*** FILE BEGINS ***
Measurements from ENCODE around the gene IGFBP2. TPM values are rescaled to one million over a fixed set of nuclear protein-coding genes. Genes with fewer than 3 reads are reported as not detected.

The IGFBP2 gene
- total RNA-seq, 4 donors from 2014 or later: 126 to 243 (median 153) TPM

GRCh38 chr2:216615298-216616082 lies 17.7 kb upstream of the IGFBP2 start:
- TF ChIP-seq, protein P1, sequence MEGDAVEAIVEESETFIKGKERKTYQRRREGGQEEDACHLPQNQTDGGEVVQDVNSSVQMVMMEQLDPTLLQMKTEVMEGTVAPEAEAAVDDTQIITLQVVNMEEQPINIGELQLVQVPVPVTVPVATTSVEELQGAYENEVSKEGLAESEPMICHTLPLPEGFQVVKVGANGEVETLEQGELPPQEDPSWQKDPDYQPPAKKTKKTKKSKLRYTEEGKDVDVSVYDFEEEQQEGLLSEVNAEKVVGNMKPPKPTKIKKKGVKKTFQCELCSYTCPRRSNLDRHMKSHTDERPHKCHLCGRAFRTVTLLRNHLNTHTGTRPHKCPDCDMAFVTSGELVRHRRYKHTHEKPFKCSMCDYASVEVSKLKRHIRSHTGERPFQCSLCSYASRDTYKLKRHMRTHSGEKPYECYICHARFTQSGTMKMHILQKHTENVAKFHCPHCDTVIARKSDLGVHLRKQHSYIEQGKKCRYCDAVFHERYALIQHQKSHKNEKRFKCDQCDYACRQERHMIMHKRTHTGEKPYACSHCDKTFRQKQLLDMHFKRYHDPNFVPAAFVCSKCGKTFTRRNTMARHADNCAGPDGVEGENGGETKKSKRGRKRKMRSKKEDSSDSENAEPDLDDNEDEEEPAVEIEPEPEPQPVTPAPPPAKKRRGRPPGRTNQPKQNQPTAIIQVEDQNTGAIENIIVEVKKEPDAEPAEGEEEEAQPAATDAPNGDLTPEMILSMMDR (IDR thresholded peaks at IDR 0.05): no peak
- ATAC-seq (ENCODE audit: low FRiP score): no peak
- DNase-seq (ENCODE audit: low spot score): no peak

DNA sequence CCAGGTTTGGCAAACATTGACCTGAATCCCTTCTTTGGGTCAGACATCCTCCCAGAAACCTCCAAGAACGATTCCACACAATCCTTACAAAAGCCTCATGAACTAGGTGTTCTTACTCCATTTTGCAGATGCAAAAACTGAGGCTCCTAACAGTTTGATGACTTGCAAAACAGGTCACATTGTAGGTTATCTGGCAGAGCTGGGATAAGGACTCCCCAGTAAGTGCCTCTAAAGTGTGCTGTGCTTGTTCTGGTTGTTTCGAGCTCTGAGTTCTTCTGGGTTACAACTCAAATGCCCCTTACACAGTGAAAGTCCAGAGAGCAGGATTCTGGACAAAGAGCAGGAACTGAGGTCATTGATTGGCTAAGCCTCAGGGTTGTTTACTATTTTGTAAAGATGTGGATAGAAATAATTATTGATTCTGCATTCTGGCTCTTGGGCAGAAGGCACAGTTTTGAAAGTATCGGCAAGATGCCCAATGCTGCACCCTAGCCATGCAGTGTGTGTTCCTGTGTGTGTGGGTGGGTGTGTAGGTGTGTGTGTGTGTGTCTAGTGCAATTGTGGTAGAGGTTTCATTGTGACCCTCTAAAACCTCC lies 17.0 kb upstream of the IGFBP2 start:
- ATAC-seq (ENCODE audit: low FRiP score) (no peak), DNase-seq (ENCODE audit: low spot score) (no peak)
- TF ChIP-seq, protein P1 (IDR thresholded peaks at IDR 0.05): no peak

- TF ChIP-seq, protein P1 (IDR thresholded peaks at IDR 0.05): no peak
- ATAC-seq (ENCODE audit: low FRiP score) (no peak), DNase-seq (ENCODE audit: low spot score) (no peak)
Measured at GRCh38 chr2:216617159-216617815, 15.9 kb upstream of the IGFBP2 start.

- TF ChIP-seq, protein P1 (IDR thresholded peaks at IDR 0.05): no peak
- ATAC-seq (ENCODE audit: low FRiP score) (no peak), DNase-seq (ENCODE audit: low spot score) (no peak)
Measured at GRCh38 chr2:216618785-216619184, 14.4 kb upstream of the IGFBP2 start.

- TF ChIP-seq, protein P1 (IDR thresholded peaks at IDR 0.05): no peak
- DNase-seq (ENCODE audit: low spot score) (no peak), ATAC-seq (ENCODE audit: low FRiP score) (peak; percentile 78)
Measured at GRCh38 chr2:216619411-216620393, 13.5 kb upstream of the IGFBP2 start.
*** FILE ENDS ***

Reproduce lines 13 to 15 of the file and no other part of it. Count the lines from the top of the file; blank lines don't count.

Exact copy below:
Measured at GRCh38 chr2:216617159-216617815, 15.9 kb upstream of the IGFBP2 start.

- TF ChIP-seq, protein P1 (IDR thresholded peaks at IDR 0.05): no peak
- ATAC-seq (ENCODE audit: low FRiP score) (no peak), DNase-seq (ENCODE audit: low spot score) (no peak)